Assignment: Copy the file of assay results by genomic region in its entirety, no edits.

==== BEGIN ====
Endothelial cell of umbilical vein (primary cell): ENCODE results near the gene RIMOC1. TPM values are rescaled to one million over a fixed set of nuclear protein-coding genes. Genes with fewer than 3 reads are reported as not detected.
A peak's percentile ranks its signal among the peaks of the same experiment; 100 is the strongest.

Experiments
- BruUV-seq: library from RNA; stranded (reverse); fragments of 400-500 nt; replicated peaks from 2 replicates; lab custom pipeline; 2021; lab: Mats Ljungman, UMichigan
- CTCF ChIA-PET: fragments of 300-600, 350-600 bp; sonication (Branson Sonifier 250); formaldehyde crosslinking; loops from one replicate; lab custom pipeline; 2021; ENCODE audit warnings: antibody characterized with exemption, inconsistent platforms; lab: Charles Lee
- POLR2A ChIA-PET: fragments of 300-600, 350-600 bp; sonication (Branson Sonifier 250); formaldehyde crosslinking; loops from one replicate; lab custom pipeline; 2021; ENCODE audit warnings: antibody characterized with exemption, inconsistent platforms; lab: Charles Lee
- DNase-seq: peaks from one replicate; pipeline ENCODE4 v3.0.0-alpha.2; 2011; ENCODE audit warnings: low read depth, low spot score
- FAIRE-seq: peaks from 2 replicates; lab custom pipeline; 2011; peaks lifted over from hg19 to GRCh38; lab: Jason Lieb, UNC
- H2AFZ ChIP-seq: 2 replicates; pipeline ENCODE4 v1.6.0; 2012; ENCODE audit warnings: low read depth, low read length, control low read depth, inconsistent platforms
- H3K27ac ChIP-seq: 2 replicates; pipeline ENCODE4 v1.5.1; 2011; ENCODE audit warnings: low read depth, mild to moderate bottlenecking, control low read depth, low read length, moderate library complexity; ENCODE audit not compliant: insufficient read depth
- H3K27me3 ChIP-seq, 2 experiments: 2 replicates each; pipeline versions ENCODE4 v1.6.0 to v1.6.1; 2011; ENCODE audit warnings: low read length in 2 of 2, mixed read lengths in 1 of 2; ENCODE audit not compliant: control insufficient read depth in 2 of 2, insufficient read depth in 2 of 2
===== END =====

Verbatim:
Endothelial cell of umbilical vein (primary cell): ENCODE results near the gene RIMOC1. TPM values are rescaled to one million over a fixed set of nuclear protein-coding genes. Genes with fewer than 3 reads are reported as not detected.
A peak's percentile ranks its signal among the peaks of the same experiment; 100 is the strongest.

Experiments
- BruUV-seq: library from RNA; stranded (reverse); fragments of 400-500 nt; replicated peaks from 2 replicates; lab custom pipeline; 2021; lab: Mats Ljungman, UMichigan
- CTCF ChIA-PET: fragments of 300-600, 350-600 bp; sonication (Branson Sonifier 250); formaldehyde crosslinking; loops from one replicate; lab custom pipeline; 2021; ENCODE audit warnings: antibody characterized with exemption, inconsistent platforms; lab: Charles Lee
- POLR2A ChIA-PET: fragments of 300-600, 350-600 bp; sonication (Branson Sonifier 250); formaldehyde crosslinking; loops from one replicate; lab custom pipeline; 2021; ENCODE audit warnings: antibody characterized with exemption, inconsistent platforms; lab: Charles Lee
- DNase-seq: peaks from one replicate; pipeline ENCODE4 v3.0.0-alpha.2; 2011; ENCODE audit warnings: low read depth, low spot score
- FAIRE-seq: peaks from 2 replicates; lab custom pipeline; 2011; peaks lifted over from hg19 to GRCh38; lab: Jason Lieb, UNC
- H2AFZ ChIP-seq: 2 replicates; pipeline ENCODE4 v1.6.0; 2012; ENCODE audit warnings: low read depth, low read length, control low read depth, inconsistent platforms
- H3K27ac ChIP-seq: 2 replicates; pipeline ENCODE4 v1.5.1; 2011; ENCODE audit warnings: low read depth, mild to moderate bottlenecking, control low read depth, low read length, moderate library complexity; ENCODE audit not compliant: insufficient read depth
- H3K27me3 ChIP-seq, 2 experiments: 2 replicates each; pipeline versions ENCODE4 v1.6.0 to v1.6.1; 2011; ENCODE audit warnings: low read length in 2 of 2, mixed read lengths in 1 of 2; ENCODE audit not compliant: control insufficient read depth in 2 of 2, insufficient read depth in 2 of 2